If anything, it's harder to do those things with servers, because (a) if you the user are truly paranoid, it's trivial to throw a switch and make sure that no data is getting out—by shutting off your network connection entirely, whereas with server-based storage for user data the user has to do some form of whitelisting or blacklisting, and (b) it's pretty straightforward to get all your data at any given time, esp. since the localStorage API is well-defined, whereas if the application author had started with a server-based approach, it probably would have been a server under their control and not yours, which means your best shot involves either intercepting all communications from the beginning (instead of after the fact, once you realize you're interested in it) or doing the legwork to figure out the protocol and issue the appropriate request(s) to get all of it (rather than just a view), if that's even possible.

Overall, I don't think this post makes a very forceful argument that localStorage is bad, only that there might be a better experience for users if all the following conditions hold true:

1. they're playing across multiple devices

2. they're willing to take the time to connect to remote storage

3. the developer behind the app is sympathetic to the cause of data portability and/or user-controlled data, and is therefore willing to implement the necessary integration to enable #2

Failing that, a world where developers are defaulting to localStorage is still a much better state of affairs than what's typical of application authors today.

I bet even now, long after the NYT’s check has cleared, Josh is filled with a deep sense of regret over his decision to use LocalStorage. It keeps him up, long into the night. What could have been…

He knows, deep down, that he is a fraud. He used a mechanism built into the browser instead of building some big-brain distributed system with Kubernetes and stuff. Just like a fraud would do.

“LocalStorage is lazy” and “server storage is more fun” are not good reasons to avoid localStorage.

Durability and reliability are reasons enough!

- LocalStorage will silently drop concurrent writes sometimes. One of my first major projects at Notion was moving our client-side change queue from LocalStorage to IndexedDB because we found that localStorage would just… lose data. One of our engineers wrote a simple HTML page that wrote sequential data in a loop, and another thread read the data to verify it. We saw loss of 5% or more in some conditions.

- LocalStorage is treated as almost-ephemeral by the browser/OS. We found that under disk pressure, many engines will happily clear some or all of your LocalStorage keys. Browsers seem more reluctant to drop IndexedDB data.

- If you want any kind of “scan” over a bunch of data, or if you want to store larger/binary data, IndexedDB can get you better performance.

- Third party scripts like analytics, customer support chat, etc happily spray data into LocalStorage, and you end up competing with them for scarce quota. IndexedDB has better namespacing and budgeting - plus, if you use entirely IndexedDB, you can nuke LocalStorage to reclaim quota from those third parties.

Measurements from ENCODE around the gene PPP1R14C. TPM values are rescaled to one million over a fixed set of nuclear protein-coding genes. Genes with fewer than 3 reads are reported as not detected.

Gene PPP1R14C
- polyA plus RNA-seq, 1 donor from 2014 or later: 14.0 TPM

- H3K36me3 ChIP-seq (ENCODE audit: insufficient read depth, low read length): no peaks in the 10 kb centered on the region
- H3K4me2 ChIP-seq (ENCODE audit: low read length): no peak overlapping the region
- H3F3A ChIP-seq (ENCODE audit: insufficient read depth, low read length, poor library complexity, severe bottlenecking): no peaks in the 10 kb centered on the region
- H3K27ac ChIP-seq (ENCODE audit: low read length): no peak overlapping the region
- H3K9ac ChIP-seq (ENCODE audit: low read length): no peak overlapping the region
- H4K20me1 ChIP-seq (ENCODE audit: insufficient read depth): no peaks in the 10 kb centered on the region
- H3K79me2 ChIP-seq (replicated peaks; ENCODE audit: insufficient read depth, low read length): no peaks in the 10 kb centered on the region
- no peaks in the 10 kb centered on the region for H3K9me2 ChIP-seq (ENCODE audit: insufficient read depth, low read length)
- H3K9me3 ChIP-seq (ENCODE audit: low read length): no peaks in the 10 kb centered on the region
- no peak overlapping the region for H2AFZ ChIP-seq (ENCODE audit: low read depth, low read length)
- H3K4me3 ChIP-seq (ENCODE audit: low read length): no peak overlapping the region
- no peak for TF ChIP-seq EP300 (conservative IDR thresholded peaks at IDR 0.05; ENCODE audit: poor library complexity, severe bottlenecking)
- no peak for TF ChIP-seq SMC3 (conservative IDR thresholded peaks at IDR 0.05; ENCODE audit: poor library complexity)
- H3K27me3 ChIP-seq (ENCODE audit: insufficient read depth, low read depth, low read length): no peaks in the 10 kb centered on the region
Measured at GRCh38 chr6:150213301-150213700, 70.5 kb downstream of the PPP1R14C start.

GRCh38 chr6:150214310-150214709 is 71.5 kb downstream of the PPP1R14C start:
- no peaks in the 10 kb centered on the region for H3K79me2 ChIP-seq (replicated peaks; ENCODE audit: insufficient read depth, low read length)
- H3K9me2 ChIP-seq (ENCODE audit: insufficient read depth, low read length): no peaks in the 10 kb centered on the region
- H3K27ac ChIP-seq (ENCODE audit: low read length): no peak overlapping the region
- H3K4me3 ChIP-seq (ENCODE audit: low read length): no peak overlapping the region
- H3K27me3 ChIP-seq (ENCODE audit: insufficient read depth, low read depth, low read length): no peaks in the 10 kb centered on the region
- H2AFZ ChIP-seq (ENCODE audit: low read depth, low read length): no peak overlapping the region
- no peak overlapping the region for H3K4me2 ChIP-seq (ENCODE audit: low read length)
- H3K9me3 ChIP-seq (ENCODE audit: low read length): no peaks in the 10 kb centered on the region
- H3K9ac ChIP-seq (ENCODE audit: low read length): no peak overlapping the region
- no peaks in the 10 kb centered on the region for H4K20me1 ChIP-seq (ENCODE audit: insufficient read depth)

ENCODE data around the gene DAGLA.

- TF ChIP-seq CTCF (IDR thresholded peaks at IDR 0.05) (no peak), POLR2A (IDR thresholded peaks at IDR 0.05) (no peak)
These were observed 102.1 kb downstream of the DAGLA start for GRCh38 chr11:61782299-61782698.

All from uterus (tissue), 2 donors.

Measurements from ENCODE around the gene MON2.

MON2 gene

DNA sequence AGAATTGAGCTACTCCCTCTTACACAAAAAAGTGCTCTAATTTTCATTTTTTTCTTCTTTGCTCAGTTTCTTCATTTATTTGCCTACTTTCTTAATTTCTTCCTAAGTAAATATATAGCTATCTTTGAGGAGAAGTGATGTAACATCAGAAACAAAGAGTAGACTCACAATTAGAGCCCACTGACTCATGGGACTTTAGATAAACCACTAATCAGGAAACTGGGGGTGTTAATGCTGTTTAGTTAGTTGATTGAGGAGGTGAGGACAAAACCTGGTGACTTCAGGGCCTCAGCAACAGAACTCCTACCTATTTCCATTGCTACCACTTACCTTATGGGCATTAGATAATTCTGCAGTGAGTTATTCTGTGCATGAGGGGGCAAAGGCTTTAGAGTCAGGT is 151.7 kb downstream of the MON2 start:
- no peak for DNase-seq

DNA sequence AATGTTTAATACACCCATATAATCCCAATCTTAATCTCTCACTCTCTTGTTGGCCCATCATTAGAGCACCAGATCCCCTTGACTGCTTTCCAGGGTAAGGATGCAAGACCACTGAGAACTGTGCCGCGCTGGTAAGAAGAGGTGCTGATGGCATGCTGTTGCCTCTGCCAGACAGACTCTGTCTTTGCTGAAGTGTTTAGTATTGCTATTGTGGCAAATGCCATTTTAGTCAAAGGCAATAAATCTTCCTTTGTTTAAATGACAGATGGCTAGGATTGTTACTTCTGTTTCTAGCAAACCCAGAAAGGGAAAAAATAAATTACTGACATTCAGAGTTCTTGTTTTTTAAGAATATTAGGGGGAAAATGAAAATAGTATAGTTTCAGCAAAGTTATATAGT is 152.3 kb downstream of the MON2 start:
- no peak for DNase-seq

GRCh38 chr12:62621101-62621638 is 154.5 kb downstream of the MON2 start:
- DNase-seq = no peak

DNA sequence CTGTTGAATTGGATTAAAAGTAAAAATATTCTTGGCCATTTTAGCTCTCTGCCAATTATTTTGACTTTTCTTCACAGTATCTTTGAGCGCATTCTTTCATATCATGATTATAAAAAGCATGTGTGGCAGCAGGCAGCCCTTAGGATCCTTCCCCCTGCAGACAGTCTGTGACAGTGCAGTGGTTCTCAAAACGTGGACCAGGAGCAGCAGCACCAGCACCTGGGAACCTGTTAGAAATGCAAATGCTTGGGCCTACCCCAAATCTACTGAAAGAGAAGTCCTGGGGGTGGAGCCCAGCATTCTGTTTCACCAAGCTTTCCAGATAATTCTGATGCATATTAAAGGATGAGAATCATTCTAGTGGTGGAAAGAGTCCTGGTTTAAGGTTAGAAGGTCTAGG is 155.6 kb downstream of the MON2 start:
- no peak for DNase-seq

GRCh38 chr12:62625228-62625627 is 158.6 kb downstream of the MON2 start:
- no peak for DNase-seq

I think there's some opportunity, if this doesn't already exist, to make some decentralized (WebRTC, with centralized fallback) way of synchronizing localStorage across multiple devices with a pre-shared key. A drop-in script would add functionality to show and scan a QR code or enter a 12 word phrase. It could even be a userscript running without the web app developer's involvement at all. A lot of hoopla for a word game, but could be quite handy in more scenarios.

I've been thinking about this for a localstorage based app that I'm tinkering around with. You can do webrtc without a STUN server, but it requires exchanging a chunk of ugly metadata with another person.

I've been wondering whether IPFS might be a good answer to that - there is this, which supposedly works in the browser. https://github.com/ipfs/js-ipfs

Dump webrtc metadata onto ipfs, give the user the hash back as a "document key" (and maybe a password that was used to encrypt the webrtc metadata) to share with other people; they paste in the key, enter password, and tada, you have a multi user application backed by localstorage.

Of course this wouldn't survive a user changing IP (and perhaps other network attributes) but that might be an OK feature.

Counterpoint: if you shouldn't write a 'for fun' game without architecting it to withstand super-viral success, a lot of people won't write them at all.

Use of localStorage and no back end was arguably what enabled Wordle to withstand super-viral success despite it being merely a side project.

This just sounds like a Sandstorm issue/side-effect. Of course randomizing hostnames is going to break things that rely on the underpinnings of the web. I don't think a third-party tool failing to provide additional functionality beyond what the developer intended is reason to entirely dismiss core web functionality like LocalStorage.

I imagine Khaby Lame sitting at a desk, a laptop, a tablet, a printed out sandstorm logo and a phone next to him. He puts the laptop, logo and tablet away, grabs the phone and points at it several times, his facial expression saying:

"If you want your stats proper and orderly, play the game only from your phone, buddy."

There's definitely a real problem to be solved here. Offline persistence is by far one of the weakest parts of the web platform. It's definitely tricky to make secure, but I'd love to see more innovation in this area.

Browsers already persist and sync saved passwords and browser history to back-end accounts.

Perhaps localStorage could also be persisted/synced?

This is one of the big missing pieces of the web development puzzle. It would be quite nice if the browsers handled sync & backup of local data. Would be even better if came with SQL access.

I should write a story about how I avoided using local storage for a few years assuming all sorts of things and wished I hadn’t…

Imho Wordle is better suited for the pick-up-and-go approach vs needing to login.